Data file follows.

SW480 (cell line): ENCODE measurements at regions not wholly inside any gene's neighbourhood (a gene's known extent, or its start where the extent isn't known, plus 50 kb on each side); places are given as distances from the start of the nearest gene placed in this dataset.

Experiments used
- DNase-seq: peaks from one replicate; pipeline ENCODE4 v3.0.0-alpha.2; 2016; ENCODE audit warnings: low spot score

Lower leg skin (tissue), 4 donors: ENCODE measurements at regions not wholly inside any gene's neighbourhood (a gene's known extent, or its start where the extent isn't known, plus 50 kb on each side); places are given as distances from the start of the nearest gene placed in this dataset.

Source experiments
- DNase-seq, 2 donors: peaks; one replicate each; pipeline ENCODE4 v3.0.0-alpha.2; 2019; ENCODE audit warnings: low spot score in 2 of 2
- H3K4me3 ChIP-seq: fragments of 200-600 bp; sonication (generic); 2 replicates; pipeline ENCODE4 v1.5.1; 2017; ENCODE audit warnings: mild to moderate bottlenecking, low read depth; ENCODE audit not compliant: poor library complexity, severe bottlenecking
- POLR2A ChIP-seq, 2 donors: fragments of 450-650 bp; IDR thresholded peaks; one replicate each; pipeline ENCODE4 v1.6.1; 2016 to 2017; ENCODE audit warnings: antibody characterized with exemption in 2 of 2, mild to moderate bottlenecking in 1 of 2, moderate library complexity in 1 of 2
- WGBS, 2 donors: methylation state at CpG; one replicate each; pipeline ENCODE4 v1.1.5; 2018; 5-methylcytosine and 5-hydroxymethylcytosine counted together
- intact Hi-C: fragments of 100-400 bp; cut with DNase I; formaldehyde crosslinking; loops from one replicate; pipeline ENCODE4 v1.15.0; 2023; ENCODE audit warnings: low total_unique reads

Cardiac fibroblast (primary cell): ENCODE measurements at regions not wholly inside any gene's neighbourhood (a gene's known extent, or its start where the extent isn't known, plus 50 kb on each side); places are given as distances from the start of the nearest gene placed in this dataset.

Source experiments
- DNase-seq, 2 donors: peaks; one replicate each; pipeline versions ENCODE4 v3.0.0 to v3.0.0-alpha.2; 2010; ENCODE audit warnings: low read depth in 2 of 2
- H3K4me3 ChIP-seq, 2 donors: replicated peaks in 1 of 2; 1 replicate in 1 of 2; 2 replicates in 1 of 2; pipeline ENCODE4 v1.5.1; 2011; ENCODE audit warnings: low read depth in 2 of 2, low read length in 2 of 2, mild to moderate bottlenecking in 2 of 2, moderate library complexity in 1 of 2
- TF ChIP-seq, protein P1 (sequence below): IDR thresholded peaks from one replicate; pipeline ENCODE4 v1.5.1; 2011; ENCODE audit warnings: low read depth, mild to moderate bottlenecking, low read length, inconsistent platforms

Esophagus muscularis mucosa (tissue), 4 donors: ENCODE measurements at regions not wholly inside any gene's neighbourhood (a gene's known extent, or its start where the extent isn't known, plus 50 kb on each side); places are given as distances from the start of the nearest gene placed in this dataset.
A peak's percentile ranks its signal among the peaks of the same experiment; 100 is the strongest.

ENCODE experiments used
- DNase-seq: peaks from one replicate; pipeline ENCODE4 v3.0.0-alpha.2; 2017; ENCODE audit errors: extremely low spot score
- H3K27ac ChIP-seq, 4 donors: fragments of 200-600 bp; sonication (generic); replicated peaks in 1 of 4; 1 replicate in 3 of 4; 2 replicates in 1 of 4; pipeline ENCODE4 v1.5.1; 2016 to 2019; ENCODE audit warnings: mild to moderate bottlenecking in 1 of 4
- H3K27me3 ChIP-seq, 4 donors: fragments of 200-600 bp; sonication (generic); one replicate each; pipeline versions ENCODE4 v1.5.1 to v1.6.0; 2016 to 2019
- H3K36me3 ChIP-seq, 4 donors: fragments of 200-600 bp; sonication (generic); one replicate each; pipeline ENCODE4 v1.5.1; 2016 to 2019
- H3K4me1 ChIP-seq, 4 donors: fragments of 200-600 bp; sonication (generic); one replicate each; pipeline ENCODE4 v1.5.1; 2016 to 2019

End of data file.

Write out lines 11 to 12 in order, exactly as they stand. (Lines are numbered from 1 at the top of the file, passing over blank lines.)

Cardiac fibroblast (primary cell): ENCODE measurements at regions not wholly inside any gene's neighbourhood (a gene's known extent, or its start where the extent isn't known, plus 50 kb on each side); places are given as distances from the start of the nearest gene placed in this dataset.

Source experiments